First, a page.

Should we care about Roller? Probably not. Yes, this is irrational, but here's my ridiculously uninformed and ignorant take: Soon, Mark Teixeira will get hurt. We know this. It's bound to happen. Hopefully, it will be a minor injury, and we'll get him back. But when it happens, we do not have to go to the Russell Canzler option. We can roll the dice... on Roller! (Imagine John's call.) He is a genuine mystery, a break-out, an enigma. Who knows what he's got? But at least I have something to hope for. Alfonso Soriano does NOT cut it.

4. The real reason for hope: We are playing in Division III. We must beat Alfred, Nazareth, SUNY Oswego and the favorite: St. John's Fisher. That's the AL East. Right now, we are two games above .500, a half-game behind Baltimore, which has major issues. The Redsocks and Blue Jays have been parked at .500 and their engines aren't running. The Rays - arguably the best team in the AL East - are terrible (except when they play us.)

Listen: 83 wins could take this division. We can win 83 games.

Keep in mind: Hope and faith are two entirely different concepts. I'm not saying I have faith that any of the above will come to pass. But ah, hope... isn't it still spring?


JM said...

And this is the great side of a lame year--watching the young guys come through and lay the foundation of their major league careers.

Tex is becoming a nice surprise. The power is a little unexpected, at least for me, because I usually assume the worst. But yeah, he will go down to injury at some point or two.

Jeter is just kind of sad to watch. No mobility, consistently fails in the clutch at the plate...not the Jeter we know, but the guy has earned one more year and a farewell tour. Not the kind he had in mind, I'm sure, at least so far.

Solarte, Betances, Preston Sturges...these guys are fun to watch. And that's something I haven't been able to say about Yankees players in a while. Or can say about most of the ones they trot out every day.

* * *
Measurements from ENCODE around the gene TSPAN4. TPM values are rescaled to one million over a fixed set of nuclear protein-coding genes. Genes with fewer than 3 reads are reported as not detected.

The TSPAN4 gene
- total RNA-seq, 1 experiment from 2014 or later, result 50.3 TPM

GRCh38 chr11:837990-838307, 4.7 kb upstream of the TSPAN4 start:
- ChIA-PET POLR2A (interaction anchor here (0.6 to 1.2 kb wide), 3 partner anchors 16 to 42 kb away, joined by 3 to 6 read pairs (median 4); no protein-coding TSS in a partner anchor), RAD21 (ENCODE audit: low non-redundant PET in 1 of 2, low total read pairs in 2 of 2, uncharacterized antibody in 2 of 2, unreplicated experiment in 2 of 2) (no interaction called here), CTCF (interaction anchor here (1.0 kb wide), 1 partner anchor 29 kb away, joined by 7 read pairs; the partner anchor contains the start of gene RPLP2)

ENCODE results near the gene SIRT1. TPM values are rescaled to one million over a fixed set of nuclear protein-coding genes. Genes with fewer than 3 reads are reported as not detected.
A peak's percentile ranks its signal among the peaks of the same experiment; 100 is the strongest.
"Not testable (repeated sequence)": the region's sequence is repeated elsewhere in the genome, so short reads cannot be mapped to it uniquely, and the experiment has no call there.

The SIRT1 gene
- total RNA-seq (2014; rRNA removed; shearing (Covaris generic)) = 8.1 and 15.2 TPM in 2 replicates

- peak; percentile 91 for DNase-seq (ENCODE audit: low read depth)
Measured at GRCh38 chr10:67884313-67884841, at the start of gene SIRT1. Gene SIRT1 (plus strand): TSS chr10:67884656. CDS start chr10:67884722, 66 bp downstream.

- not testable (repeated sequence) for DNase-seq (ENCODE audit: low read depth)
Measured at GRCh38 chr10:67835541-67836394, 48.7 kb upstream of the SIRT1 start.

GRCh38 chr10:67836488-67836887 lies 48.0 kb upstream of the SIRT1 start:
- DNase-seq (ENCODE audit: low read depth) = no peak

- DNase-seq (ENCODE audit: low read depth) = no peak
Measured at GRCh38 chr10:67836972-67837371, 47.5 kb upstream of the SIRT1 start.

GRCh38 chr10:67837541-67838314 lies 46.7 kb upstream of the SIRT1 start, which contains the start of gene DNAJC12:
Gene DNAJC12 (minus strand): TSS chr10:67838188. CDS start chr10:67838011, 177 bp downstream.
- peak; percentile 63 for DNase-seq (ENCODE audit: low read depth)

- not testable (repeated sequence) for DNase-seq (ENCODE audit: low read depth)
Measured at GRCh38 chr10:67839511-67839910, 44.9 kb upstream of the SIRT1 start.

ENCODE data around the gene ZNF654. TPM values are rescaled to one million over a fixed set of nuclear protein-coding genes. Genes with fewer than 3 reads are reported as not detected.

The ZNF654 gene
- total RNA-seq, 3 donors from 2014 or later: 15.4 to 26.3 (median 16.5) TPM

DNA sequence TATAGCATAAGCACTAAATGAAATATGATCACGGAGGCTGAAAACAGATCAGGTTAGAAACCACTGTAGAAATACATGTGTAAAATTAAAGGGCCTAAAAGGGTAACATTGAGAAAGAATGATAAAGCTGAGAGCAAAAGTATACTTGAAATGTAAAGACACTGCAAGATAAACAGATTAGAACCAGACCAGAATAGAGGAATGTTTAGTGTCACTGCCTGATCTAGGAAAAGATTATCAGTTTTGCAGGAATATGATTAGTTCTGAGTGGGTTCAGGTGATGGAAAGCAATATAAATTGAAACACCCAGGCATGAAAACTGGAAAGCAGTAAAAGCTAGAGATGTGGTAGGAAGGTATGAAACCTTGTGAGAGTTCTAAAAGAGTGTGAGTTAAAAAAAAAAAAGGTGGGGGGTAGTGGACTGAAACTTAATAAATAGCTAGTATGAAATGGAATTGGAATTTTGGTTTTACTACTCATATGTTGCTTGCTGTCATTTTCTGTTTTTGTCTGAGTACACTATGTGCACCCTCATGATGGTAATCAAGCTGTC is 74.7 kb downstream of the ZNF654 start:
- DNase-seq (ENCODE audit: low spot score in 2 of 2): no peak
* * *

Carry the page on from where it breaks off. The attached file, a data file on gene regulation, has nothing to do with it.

JM said...
This comment has been removed by the author.
JM said...

Damn Blogger doubled my comment...

Sheridan said...

Why does a near-billionaire who has already had a great career on the field need a one-year farewell tour? This is a testament to his diseased ego, the bottomless needs of which he places above the well-being of the team.

By any objective measure of human comportment, Jeter is being a pig by not retiring NOW. That anyone finds his piggishness admirable is a testament to the pathologies of fandom.

ceeja said...

Jeter thinks he can still play. He's probably realizing he's not much in the field, but there's no reason to believe he might not get hot at the plate.

The question is what is the alternative. Subbing Ryan for th later innings and occasionally for a whole game takes care of some of the problem. But if Jeter broke a leg your option is are Solarte at short, Roberts at second, Johnson at third. Alternatively, you stick with Ryan as the no. 1 shortstop and put Solarte at third. I prefer sticking with Jeter and hoping he starts to click at the plate.

Sheridan said...

Jeter right now has a WAR of 0.1--yes, just about zero. That means he's become a replacement-level player, an official mediocrity. Any of the alternatives you mention would be so far superior in the field that they would surpass his value on that criterion alone. Jeter is now a full-fledge disaster as a fielder--his defensive WAR is MINUS 0.1.

Enough already. If an injury doesn't put an end to this charade, he should.